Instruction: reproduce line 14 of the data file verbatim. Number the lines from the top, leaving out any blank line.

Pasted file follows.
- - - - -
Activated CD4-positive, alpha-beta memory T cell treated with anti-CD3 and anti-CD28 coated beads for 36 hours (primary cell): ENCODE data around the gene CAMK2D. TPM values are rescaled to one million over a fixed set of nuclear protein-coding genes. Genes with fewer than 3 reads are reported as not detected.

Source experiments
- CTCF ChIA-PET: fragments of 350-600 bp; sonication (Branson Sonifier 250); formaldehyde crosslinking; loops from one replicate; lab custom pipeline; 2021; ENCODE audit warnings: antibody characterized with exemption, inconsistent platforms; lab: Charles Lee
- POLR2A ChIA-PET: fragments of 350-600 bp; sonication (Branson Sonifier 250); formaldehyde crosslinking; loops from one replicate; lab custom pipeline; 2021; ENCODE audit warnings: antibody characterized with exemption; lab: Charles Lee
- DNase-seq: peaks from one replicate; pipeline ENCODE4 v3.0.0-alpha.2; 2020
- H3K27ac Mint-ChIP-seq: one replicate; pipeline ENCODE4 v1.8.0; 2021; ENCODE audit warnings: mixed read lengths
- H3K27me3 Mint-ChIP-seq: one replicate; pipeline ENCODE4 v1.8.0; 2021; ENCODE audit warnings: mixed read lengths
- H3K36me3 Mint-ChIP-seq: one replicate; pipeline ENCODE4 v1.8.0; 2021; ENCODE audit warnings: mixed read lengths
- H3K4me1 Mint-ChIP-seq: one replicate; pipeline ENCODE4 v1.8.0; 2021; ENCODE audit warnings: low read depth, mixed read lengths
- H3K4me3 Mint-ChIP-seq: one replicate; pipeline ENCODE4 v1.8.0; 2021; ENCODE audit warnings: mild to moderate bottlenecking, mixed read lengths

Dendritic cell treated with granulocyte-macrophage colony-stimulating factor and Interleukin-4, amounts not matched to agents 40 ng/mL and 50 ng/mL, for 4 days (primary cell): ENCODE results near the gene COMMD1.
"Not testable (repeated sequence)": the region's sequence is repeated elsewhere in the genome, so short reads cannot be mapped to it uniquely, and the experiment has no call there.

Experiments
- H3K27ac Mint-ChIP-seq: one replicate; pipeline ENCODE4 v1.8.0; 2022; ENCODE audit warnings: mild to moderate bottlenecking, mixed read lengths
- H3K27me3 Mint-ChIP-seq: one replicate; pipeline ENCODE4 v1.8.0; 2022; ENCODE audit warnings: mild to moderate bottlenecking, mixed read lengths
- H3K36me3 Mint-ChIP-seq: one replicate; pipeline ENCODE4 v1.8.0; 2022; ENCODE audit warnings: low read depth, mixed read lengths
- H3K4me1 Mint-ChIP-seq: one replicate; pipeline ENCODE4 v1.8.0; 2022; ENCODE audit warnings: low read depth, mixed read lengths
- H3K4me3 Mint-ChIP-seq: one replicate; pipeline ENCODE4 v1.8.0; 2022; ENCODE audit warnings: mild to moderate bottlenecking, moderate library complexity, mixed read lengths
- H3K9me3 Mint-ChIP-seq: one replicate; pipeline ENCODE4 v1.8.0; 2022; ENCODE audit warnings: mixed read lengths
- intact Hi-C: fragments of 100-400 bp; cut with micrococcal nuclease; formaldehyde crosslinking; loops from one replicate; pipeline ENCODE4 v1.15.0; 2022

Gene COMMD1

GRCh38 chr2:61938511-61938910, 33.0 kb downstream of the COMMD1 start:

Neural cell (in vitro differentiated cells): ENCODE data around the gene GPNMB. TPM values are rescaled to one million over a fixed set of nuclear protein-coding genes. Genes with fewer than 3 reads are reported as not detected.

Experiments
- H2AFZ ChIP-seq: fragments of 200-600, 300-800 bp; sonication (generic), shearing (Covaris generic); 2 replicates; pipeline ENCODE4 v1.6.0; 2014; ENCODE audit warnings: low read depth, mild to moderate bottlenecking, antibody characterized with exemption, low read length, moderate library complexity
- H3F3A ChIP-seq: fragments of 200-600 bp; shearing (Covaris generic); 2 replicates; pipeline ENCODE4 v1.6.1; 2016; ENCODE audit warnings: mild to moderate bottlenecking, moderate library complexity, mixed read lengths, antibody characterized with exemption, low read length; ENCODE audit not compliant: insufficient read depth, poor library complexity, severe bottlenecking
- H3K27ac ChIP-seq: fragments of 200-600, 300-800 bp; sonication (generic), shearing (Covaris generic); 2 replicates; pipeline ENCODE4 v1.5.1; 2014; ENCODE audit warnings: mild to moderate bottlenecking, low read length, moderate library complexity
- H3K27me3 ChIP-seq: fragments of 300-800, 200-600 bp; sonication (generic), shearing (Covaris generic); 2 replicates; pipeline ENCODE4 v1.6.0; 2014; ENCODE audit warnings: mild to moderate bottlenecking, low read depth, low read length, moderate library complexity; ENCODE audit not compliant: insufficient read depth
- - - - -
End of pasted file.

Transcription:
- H3K27ac Mint-ChIP-seq: one replicate; pipeline ENCODE4 v1.8.0; 2022; ENCODE audit warnings: mild to moderate bottlenecking, mixed read lengths